Mononuclear cells from paired samples of synovial fluid (SF) and peripheral blood (PB) from patients with PsA or patients with RA were stimulated ex vivo, and CD4− T cells were examined by flow cytometry for cytokine expression, cytotoxic markers, and frequencies of γ/δ or mucosal-associated invariant T cells. Clinical measures of arthritis activity (C-reactive protein [CRP] level, erythrocyte sedimentation rate [ESR], Disease Activity Score in 28 joints [DAS28]) and power Doppler ultrasound (PDUS) scores for the presence of active synovitis in the aspirated knee were recorded and assessed for correlations with immunologic markers.
Within the CD3+ T cell compartment, both IL-17+CD4− (predominantly CD8+) and IL-17+CD4+ T cells were significantly enhanced in the SF compared to the PB of patients with PsA (P = 0.0003 and P = 0.002, respectively; n = 21), whereas in patients with RA, only IL-17+CD4+ T cells were increased in the SF compared to the PB (P = 0.008; n = 14). The frequency of IL-17+CD4− T cells in PsA SF was positively correlated with the CRP level (r = 0.52, P = 0.01), ESR (r = 0.59, P = 0.004), and DAS28 (r = 0.52, P = 0.01), and was increased in patients with erosive disease (P < 0.05). In addition, the frequency of IL-17+CD4− T cells positively correlated with the PDUS score, a marker for active synovitis (r = 0.49, P = 0.04).
These results show, for the first time, that the PsA joint, but not the RA joint, is enriched for IL-17+CD8+ T cells. Moreover, the findings reveal that the levels of this T cell subset are correlated with disease activity measures and the radiographic erosion status after 2 years, suggesting a previously unrecognized contribution of these cells to the pathogenesis of PsA.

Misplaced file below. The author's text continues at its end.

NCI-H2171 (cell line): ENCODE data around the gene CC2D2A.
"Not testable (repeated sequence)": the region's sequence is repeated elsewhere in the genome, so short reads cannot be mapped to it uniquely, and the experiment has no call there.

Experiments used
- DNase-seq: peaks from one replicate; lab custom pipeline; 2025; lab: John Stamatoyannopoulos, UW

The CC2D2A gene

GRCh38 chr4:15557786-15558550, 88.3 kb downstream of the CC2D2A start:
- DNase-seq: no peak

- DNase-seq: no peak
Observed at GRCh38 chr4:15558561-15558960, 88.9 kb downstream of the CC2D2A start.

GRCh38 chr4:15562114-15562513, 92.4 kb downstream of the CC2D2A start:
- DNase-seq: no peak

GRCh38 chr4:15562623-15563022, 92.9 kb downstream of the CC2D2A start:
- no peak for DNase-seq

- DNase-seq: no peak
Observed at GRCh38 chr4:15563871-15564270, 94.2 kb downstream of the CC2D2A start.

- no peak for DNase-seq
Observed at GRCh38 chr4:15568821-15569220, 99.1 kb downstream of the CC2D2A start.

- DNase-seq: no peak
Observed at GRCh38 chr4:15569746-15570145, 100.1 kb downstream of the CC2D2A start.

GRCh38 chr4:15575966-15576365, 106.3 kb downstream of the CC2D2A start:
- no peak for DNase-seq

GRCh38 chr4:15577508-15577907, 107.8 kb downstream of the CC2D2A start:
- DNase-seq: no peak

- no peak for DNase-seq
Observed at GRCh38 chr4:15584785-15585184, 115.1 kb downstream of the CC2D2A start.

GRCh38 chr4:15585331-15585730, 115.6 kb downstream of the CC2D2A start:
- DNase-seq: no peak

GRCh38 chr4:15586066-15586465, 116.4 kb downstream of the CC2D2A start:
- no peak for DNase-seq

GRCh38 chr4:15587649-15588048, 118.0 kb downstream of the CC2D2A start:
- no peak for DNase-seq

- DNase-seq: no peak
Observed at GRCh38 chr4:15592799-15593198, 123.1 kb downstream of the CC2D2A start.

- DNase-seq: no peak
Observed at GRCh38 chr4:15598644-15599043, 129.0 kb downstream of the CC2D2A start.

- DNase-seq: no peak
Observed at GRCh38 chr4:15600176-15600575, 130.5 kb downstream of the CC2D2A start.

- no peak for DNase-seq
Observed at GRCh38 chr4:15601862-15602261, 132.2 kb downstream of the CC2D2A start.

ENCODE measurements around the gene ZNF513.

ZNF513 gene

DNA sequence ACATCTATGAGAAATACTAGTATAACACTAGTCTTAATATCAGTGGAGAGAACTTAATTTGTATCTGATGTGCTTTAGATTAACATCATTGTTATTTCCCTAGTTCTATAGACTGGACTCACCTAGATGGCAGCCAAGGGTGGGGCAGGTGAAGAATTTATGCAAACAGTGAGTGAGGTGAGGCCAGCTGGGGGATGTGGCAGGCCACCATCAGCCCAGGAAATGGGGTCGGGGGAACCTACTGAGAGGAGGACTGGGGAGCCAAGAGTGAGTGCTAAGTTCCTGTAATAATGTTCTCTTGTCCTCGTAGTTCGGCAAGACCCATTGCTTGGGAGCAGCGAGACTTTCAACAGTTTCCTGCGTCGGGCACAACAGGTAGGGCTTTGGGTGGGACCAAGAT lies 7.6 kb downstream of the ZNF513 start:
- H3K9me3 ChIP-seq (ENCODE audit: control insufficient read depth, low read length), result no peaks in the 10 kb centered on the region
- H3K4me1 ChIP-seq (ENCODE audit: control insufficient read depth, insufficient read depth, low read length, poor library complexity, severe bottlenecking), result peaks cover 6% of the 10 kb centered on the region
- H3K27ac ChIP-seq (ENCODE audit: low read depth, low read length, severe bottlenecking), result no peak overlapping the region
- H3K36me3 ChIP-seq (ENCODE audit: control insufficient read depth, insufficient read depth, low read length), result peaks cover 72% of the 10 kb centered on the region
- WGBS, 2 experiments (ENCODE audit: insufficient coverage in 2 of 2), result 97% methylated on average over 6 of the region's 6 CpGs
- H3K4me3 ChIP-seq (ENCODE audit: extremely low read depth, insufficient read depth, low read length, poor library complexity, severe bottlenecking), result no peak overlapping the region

Arthritis and Rheumatology 05/2014; 66(5). DOI:10.1002/art.38376
Available from: Nicolas Alejandre
- "T cell-driven autoimmune diseases can occur in HIV carriers even in the presence of very low T cell counts. Psoriasis is an example and illustrates how HIV favors immune dysregulation . HAART therapy leads to restoration of T cell functions with general improvement in patient’s health. "
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ABSTRACT: The purpose of this study is to report a case of sympathetic ophthalmia (SO) in an HIV-infected patient on treatment with highly active antiretroviral therapy (HAART) 9 years after a penetrating eye injury.
The study utilized clinical course and histopathological findings.
Histopathology of the enucleated right eye showed a predominantly lymphocytic inflammatory infiltration with some plasma cells and epithelioid granulomata in the choroid, suggesting the diagnosis of SO.
SO seems to be driven by T lymphocytes, specifically by the CD4 subset of T cells. HIV-infected individuals suffer a decline in CD4 T cell numbers, leading to an acquired immunodeficiency that could halt the development of the inflammatory reaction responsible for SO. The restoration of the CD4 counts by HAART therapy makes HIV-infected individuals as susceptible to SO as non-infected ones. To the best of our knowledge, there are no cases of SO in HIV-infected patients reported in the literature.
Journal of Ophthalmic Inflammation and Infection 03/2012; 2(3):161-4. DOI:10.1007/s12348-012-0065-y